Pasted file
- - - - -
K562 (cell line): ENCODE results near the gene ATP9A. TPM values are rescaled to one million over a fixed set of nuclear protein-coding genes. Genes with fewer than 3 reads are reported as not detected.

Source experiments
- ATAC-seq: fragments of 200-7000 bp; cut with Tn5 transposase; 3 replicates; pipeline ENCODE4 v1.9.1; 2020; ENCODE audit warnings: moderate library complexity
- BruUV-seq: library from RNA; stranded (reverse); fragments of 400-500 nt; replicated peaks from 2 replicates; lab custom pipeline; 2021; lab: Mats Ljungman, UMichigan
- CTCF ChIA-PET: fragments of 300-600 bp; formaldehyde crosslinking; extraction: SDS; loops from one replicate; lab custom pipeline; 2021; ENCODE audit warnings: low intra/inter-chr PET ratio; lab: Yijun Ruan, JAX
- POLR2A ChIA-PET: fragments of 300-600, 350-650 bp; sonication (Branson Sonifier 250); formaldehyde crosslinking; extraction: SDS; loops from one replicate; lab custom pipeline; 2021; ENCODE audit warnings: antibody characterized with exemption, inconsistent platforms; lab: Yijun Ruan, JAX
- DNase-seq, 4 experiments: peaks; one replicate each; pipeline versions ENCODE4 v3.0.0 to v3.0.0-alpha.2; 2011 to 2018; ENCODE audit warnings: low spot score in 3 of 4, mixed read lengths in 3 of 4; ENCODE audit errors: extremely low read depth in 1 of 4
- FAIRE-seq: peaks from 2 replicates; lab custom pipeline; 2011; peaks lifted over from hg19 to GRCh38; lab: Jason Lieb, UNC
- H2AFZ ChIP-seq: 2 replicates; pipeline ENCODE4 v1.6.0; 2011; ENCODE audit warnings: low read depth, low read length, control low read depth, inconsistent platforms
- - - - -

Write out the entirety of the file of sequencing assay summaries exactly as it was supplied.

K562 (cell line): ENCODE results near the gene ATP9A. TPM values are rescaled to one million over a fixed set of nuclear protein-coding genes. Genes with fewer than 3 reads are reported as not detected.

Source experiments
- ATAC-seq: fragments of 200-7000 bp; cut with Tn5 transposase; 3 replicates; pipeline ENCODE4 v1.9.1; 2020; ENCODE audit warnings: moderate library complexity
- BruUV-seq: library from RNA; stranded (reverse); fragments of 400-500 nt; replicated peaks from 2 replicates; lab custom pipeline; 2021; lab: Mats Ljungman, UMichigan
- CTCF ChIA-PET: fragments of 300-600 bp; formaldehyde crosslinking; extraction: SDS; loops from one replicate; lab custom pipeline; 2021; ENCODE audit warnings: low intra/inter-chr PET ratio; lab: Yijun Ruan, JAX
- POLR2A ChIA-PET: fragments of 300-600, 350-650 bp; sonication (Branson Sonifier 250); formaldehyde crosslinking; extraction: SDS; loops from one replicate; lab custom pipeline; 2021; ENCODE audit warnings: antibody characterized with exemption, inconsistent platforms; lab: Yijun Ruan, JAX
- DNase-seq, 4 experiments: peaks; one replicate each; pipeline versions ENCODE4 v3.0.0 to v3.0.0-alpha.2; 2011 to 2018; ENCODE audit warnings: low spot score in 3 of 4, mixed read lengths in 3 of 4; ENCODE audit errors: extremely low read depth in 1 of 4
- FAIRE-seq: peaks from 2 replicates; lab custom pipeline; 2011; peaks lifted over from hg19 to GRCh38; lab: Jason Lieb, UNC
- H2AFZ ChIP-seq: 2 replicates; pipeline ENCODE4 v1.6.0; 2011; ENCODE audit warnings: low read depth, low read length, control low read depth, inconsistent platforms